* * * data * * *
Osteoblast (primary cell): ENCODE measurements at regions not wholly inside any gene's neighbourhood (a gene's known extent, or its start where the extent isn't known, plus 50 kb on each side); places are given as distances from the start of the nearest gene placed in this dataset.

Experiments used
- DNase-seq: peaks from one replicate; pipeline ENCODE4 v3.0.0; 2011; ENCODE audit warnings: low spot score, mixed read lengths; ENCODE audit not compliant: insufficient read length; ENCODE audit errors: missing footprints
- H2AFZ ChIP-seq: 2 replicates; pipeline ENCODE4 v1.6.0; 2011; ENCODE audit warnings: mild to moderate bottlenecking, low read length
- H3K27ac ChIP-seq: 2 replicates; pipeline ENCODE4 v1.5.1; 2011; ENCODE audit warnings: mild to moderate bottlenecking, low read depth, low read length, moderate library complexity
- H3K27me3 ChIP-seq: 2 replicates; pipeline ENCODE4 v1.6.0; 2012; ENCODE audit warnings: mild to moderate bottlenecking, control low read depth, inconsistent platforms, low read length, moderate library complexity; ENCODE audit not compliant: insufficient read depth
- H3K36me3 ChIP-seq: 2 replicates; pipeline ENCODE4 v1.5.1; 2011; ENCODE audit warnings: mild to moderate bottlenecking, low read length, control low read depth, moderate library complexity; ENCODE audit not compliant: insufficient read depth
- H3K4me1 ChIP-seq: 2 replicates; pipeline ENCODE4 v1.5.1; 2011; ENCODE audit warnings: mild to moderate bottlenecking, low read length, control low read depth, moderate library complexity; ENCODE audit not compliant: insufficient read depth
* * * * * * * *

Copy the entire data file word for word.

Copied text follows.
Osteoblast (primary cell): ENCODE measurements at regions not wholly inside any gene's neighbourhood (a gene's known extent, or its start where the extent isn't known, plus 50 kb on each side); places are given as distances from the start of the nearest gene placed in this dataset.

Experiments used
- DNase-seq: peaks from one replicate; pipeline ENCODE4 v3.0.0; 2011; ENCODE audit warnings: low spot score, mixed read lengths; ENCODE audit not compliant: insufficient read length; ENCODE audit errors: missing footprints
- H2AFZ ChIP-seq: 2 replicates; pipeline ENCODE4 v1.6.0; 2011; ENCODE audit warnings: mild to moderate bottlenecking, low read length
- H3K27ac ChIP-seq: 2 replicates; pipeline ENCODE4 v1.5.1; 2011; ENCODE audit warnings: mild to moderate bottlenecking, low read depth, low read length, moderate library complexity
- H3K27me3 ChIP-seq: 2 replicates; pipeline ENCODE4 v1.6.0; 2012; ENCODE audit warnings: mild to moderate bottlenecking, control low read depth, inconsistent platforms, low read length, moderate library complexity; ENCODE audit not compliant: insufficient read depth
- H3K36me3 ChIP-seq: 2 replicates; pipeline ENCODE4 v1.5.1; 2011; ENCODE audit warnings: mild to moderate bottlenecking, low read length, control low read depth, moderate library complexity; ENCODE audit not compliant: insufficient read depth
- H3K4me1 ChIP-seq: 2 replicates; pipeline ENCODE4 v1.5.1; 2011; ENCODE audit warnings: mild to moderate bottlenecking, low read length, control low read depth, moderate library complexity; ENCODE audit not compliant: insufficient read depth